All Tahoe models are built on GM's full-size SUV platform, with a fully boxed frame, coil-over-shock front suspension, and rack-and-pinion steering. At its best, the Tahoe is as responsive as any 5,600-pound vehicle can be and feels much more maneuverable than it should. It's more maneuverable than it might suggest, and it holds the road fairly well, considering it is a tall, heavy vehicle with a solid rear axle.
In Hybrid models, a big 332-horsepower, 6.0-liter V-8 is augmented with electric motors and battery power, using a version of the Two-Mode Hybrid system developed by GM with BMW, Daimler and Chrysler. With this system, the Tahoe can accelerate (lightly) on battery power alone or with a mix of engine and motor power. The hybrid system's batteries and transmission will allow electric-only driving up to 27 mph; beyond that, both the gas engine and electric power are run in parallel, and the gas engine deactivates cylinders to save gas. It's a very fuel-efficient combination, allowing EPA ratings of 20 mpg city, 23 highway, and tow ratings of up to 5,000 pounds.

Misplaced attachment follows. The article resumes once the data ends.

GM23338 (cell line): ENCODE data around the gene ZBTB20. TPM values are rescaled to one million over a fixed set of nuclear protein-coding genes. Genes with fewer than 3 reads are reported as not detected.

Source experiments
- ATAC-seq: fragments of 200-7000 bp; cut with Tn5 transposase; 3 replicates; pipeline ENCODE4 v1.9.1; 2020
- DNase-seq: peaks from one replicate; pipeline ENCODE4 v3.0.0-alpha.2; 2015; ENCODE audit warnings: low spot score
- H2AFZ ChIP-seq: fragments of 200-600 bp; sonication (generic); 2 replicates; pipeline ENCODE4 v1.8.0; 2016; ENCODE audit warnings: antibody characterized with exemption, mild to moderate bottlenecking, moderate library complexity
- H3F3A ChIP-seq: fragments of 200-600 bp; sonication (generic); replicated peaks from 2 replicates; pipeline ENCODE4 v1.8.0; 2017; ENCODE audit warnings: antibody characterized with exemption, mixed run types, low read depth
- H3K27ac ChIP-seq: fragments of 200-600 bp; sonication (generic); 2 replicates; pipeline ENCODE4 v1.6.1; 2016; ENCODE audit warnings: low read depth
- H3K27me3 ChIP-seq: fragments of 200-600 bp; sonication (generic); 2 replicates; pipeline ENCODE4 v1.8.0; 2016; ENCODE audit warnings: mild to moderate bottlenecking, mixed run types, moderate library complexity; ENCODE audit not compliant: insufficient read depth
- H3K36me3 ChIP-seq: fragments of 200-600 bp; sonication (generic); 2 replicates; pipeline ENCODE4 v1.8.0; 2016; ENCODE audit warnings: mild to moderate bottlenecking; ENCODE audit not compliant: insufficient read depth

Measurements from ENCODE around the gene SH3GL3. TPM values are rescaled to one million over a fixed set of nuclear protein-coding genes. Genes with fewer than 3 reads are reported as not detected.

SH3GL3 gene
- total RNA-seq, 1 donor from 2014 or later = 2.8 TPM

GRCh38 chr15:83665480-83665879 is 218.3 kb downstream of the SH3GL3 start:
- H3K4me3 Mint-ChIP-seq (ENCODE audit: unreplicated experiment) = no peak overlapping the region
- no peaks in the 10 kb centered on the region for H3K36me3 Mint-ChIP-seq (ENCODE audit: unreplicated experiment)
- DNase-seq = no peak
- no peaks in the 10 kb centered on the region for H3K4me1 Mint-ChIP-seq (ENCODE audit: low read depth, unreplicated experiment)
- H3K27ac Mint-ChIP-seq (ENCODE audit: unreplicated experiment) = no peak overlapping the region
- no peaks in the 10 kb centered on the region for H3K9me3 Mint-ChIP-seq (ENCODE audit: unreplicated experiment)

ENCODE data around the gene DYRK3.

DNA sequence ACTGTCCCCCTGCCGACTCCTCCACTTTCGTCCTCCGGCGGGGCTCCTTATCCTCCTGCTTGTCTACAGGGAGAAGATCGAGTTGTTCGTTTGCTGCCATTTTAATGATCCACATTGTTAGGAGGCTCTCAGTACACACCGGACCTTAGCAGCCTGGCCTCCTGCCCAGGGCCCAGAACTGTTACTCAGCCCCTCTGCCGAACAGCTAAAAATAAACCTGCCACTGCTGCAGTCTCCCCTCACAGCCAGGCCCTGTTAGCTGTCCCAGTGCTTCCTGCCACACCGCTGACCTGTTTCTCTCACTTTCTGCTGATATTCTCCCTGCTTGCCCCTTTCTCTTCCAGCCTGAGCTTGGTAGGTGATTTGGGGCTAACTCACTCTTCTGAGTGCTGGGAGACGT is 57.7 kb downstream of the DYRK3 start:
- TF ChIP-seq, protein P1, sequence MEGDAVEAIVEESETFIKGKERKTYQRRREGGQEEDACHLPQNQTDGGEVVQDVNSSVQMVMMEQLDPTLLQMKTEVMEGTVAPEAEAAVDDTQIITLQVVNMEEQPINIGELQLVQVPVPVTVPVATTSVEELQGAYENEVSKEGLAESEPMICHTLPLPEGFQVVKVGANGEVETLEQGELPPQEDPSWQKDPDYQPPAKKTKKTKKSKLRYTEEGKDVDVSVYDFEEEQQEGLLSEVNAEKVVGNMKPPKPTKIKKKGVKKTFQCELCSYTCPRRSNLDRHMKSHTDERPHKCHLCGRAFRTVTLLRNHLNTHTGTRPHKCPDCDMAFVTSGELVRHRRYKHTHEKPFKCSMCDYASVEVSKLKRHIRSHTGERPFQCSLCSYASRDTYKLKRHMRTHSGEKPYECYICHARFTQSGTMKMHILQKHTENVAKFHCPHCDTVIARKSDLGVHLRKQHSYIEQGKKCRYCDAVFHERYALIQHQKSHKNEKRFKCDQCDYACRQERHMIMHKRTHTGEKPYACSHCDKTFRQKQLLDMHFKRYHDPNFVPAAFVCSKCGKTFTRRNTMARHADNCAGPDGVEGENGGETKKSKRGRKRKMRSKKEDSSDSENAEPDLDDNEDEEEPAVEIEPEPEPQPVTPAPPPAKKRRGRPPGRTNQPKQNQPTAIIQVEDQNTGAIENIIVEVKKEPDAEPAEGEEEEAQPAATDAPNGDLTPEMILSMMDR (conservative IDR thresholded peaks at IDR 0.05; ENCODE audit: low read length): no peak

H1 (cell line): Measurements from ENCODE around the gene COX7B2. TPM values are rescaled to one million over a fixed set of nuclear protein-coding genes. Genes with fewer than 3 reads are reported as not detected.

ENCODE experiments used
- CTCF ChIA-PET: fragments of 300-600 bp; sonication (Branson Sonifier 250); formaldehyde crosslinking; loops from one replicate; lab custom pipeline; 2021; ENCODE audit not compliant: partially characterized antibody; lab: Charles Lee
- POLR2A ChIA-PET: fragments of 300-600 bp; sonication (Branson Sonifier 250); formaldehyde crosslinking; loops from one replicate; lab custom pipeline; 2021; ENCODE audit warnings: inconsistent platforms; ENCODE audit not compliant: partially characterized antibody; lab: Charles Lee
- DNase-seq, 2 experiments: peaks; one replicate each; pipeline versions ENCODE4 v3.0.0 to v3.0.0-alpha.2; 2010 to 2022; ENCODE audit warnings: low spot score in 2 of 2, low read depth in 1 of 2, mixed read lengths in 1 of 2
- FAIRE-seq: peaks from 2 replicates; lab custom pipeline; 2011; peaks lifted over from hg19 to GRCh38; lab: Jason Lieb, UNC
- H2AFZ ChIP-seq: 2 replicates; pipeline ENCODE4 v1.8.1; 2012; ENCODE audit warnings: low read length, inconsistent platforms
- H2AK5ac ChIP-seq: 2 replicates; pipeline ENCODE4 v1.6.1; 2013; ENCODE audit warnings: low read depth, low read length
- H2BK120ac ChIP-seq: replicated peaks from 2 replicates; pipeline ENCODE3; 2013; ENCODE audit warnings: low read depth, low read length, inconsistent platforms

The Hybrid models have a similar driving feel, though the electric-assisted steering lacks feedback, and regenerative braking makes stops a little less coordinated.
Throughout the standard Tahoe lineup, it can be ordered with rear- or four-wheel drive, with a dual-range system available. The Tahoe Hybrid's system is a more sophisticated, electronically switched system.